A transitional housing facility and emergency shelter near Green Timbers Urban Forest is one step closer to reality.
Surrey council voted Monday night to approve a 60-year lease for the city-owned property, at 9810 Foxglove Dr., to the Provincial Rental Housing Corporation to allow for the development and operation of the facility.
According to a report to council, construction is set to begin in June and it’s expected to open in the summer of 2021.
BC Housing, along with proposed operator RainCity Housing and Support Society, plan to build and operate the six-storey Green Timbers Way Housing Facility, located north of the Jim Pattison Outpatient Care and Surgery Centre.
It’s set to have 99 transitional housing units, 31 emergency shelter beds, as well as ancillary support services including counselling, health and food services. It will also have laundry facilities, a dining lounge, as well as recreation and outdoor open space.
“I first of all want to thank mayor and council for supporting this really important project for our city’s vulnerable population,” said Surrey Councillor Brenda Locke ahead of the May 27 vote.
Locke, who chairs the city’s Social Policy Advisory Committee, said there is an increased number of seniors living on Surrey streets with physical and mental disabilities. The last regional homeless count identified more than 100 seniors as being homeless in Surrey.
“I think this particular building will go a long way to providing them a home or a place at least to live for a length of time and some supports for them. We also know that Surrey Memorial Hospital, currently, every single day, has 60-plus unhoused residents as patients there. This facility will be a real bonus for ht people there to help provide spaces of those people to live and get the help they need. I’m especially pleased this facility – we’ve been waiting for it a long time in Surrey – has full wrap-around services for people in need. I’m confident it will really be supportive for people on the streets.”
In the last 2014 Metro Vancouver Homeless Count, 602 people were identified as homeless. Of those, 399 were in shelters, 44 were in Extreme Weather Response shelters and the remaining 203 were on the street.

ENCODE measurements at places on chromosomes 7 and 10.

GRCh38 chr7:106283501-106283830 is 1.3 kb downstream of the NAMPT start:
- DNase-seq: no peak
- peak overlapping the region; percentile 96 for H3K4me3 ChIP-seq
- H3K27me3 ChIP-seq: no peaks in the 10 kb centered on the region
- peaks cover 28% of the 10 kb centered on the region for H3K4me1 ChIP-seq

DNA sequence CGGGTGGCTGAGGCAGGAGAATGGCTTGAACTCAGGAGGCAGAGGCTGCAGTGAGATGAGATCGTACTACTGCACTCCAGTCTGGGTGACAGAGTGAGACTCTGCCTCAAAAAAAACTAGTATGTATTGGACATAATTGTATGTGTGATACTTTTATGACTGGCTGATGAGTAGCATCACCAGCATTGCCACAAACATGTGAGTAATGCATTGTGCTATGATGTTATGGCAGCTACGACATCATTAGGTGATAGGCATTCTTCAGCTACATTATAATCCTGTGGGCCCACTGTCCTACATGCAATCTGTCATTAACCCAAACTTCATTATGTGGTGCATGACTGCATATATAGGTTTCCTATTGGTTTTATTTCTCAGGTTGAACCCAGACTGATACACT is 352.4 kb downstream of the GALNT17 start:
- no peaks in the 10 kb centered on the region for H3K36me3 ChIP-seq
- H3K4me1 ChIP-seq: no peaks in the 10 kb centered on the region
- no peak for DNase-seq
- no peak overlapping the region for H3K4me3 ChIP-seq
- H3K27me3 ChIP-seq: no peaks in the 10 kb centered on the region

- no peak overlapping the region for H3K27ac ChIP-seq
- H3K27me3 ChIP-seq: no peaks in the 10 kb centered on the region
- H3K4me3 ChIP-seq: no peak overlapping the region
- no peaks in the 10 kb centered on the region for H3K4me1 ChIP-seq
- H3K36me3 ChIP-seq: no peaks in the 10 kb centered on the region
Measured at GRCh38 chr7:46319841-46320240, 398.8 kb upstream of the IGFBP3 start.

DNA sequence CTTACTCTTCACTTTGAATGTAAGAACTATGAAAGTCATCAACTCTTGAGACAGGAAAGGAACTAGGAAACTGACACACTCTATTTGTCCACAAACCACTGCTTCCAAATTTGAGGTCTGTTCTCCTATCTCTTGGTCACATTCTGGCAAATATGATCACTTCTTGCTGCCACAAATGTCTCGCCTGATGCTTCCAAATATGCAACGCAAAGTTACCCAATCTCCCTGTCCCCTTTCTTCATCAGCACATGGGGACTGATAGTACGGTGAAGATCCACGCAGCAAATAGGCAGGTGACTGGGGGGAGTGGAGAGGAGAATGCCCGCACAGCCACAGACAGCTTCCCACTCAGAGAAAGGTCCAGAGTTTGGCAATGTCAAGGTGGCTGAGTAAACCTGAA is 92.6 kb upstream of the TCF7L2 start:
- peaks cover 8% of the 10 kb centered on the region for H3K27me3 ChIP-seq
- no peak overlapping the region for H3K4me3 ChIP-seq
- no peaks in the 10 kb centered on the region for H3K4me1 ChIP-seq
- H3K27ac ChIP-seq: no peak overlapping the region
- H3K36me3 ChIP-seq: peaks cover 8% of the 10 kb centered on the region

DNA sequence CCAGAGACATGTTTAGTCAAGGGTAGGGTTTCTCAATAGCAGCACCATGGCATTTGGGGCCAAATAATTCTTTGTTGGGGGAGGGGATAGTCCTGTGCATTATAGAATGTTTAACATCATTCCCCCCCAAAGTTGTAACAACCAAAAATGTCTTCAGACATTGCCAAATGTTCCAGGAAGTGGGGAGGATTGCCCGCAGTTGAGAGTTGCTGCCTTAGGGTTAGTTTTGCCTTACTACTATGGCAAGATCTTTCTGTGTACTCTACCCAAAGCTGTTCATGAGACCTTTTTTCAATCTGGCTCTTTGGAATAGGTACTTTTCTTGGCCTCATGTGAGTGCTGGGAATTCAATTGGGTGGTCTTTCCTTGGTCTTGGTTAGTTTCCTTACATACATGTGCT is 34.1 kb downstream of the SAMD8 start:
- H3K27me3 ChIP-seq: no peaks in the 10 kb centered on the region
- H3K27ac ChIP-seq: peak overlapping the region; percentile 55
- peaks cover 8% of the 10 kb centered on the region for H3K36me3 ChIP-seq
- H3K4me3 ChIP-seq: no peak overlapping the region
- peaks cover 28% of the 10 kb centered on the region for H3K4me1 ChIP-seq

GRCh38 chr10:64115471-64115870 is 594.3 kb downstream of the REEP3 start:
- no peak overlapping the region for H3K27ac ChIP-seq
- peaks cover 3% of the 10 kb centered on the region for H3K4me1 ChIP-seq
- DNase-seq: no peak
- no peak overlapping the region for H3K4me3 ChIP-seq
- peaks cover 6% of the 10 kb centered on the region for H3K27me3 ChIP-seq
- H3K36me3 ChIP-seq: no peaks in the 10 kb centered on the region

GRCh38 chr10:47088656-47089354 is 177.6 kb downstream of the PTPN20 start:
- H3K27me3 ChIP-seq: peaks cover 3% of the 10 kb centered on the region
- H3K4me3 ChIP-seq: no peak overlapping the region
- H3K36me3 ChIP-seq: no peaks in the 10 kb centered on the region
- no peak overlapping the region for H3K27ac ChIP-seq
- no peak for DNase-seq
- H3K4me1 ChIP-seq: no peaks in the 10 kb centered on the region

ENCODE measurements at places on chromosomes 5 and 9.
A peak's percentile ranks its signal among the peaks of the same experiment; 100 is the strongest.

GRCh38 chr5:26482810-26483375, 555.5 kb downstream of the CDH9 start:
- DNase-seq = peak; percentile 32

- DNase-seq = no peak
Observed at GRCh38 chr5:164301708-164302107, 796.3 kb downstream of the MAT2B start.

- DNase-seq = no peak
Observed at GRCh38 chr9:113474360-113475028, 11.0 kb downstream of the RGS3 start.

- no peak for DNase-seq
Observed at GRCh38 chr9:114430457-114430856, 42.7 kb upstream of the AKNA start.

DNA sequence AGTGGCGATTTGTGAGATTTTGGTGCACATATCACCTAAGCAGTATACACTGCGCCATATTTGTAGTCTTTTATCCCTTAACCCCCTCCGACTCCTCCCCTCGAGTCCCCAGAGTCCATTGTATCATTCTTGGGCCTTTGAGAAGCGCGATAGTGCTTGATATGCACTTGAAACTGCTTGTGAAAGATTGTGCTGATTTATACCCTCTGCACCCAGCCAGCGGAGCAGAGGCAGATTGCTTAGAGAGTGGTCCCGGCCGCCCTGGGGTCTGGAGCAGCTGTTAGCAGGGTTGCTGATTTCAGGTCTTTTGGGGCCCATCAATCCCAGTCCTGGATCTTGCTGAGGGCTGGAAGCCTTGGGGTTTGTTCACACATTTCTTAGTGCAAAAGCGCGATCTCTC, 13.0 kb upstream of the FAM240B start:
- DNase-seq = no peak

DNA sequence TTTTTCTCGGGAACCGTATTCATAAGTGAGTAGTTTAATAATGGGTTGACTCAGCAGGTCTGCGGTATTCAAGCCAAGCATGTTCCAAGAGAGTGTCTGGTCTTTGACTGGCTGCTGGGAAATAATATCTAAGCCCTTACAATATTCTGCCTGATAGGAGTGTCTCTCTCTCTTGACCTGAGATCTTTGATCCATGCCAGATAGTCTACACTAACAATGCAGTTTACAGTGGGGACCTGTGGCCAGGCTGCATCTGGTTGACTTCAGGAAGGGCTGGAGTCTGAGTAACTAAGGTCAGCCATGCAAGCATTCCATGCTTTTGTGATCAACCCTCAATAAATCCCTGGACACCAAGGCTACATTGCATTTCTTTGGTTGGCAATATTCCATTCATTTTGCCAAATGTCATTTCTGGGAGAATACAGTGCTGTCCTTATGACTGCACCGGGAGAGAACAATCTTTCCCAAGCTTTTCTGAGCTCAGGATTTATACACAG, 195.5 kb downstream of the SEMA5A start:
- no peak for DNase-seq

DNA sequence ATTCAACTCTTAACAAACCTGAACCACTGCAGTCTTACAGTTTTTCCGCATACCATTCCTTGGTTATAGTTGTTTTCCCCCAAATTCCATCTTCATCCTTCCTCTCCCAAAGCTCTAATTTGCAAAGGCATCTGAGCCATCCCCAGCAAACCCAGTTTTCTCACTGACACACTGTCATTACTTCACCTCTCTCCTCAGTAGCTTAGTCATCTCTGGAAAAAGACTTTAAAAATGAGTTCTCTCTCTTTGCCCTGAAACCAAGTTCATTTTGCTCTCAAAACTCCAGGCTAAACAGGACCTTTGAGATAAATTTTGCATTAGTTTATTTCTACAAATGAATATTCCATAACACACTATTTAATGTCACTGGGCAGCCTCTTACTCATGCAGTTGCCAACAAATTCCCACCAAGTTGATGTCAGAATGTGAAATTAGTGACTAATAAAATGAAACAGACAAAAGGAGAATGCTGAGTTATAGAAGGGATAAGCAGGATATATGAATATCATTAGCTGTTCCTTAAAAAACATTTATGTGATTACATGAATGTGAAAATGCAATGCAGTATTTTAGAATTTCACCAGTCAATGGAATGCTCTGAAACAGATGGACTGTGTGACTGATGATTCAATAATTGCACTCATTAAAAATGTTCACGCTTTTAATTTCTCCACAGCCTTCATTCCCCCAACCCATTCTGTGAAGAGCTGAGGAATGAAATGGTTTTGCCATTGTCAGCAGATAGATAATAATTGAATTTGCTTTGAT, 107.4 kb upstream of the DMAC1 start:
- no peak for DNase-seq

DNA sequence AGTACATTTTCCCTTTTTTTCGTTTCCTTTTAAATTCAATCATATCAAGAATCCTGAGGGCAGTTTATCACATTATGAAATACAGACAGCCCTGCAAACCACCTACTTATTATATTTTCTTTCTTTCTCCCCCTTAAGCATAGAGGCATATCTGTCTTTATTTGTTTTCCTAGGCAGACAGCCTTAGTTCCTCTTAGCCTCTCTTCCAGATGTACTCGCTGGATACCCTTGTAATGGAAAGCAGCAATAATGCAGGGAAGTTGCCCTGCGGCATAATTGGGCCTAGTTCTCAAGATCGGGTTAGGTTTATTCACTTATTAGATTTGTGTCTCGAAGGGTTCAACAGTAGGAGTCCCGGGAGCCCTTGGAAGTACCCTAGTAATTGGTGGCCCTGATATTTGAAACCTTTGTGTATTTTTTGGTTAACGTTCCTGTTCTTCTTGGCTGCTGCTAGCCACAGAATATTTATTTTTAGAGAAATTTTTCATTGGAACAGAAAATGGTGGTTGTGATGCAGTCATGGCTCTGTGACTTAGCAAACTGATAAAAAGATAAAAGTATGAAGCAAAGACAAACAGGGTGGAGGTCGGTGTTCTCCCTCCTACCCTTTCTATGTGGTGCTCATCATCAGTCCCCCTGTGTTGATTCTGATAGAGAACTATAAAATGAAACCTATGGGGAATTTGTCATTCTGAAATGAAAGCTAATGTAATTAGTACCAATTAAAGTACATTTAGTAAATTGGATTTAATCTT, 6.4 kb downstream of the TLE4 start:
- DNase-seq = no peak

Although, those figures are widely recognized as an undercount.
Currently, in the City Centre area there are 160 emergency shelter beds open year-round: 40 each at the Boulevard, Gateway, Parkway and Guildford shelters.
That’s in addition to roughly 160 temporary modular housing units for homeless that opened last summer in that neighbourhood, which the provincial government has promised to replace with 250 permanent units.
This new facility has been in the works for years.
In 2015, a memorandum of understanding between the city and BC Housing was brought to council “to secure a partnership to lead to the delivery of a new purpose-built low barrier shelter and transitional housing facility in the Surrey City Centre area.” According to the agenda, the memorandum was signed on Nov. 16 and 19, 2015.
Council previously gave its blessing to rezone the property. At the April 18, 2016 council meeting, there was a recommendation to rezone two city-owned properties at 9900-140th Street and 14150 Green Timbers Way. Both properties received third reading for the rezoning in May, 2016.
The land has since been subdivided, creating the new address, 9810 Foxglove Dr.
When council gave its approval to rezone the property, then-councillor Judy Villeneuve said “Surrey is behind on social infrastructure,” noting the city had been trying to get a new shelter off the ground for five to eight years prior to that.
“We need the opportunity and lands positioned well, close to services, in order to meet the needs of some of our most vulnerable citizens in the city,” Villeneuve said at the time. “So that’s why I’m supporting the rezoning with the understanding that it is not any part of the (designated) forested area and that the arborist will do a more thorough check so that any kind of development we do on this site is in line with preserving every heritage tree we can.”
Don Schuetze, president of Green Timbers Heritage Society, was met with applause in council chambers in 2016 when he told Surrey council the forest should instead be declared part of Green Timbers Forest. He did so a week before council gave third reading to the rezoning application.
“It’s difficult to argue against care facilities, transitional housing and the other uses that are being mentioned here,” Schuetze told council at the time. “They’re necessary causes, and if it was any other space I’d be embarrassed to even question it. But Green Timbers is special, it’s unique, and it is threatened.”
-With a file from Tom Zytaruk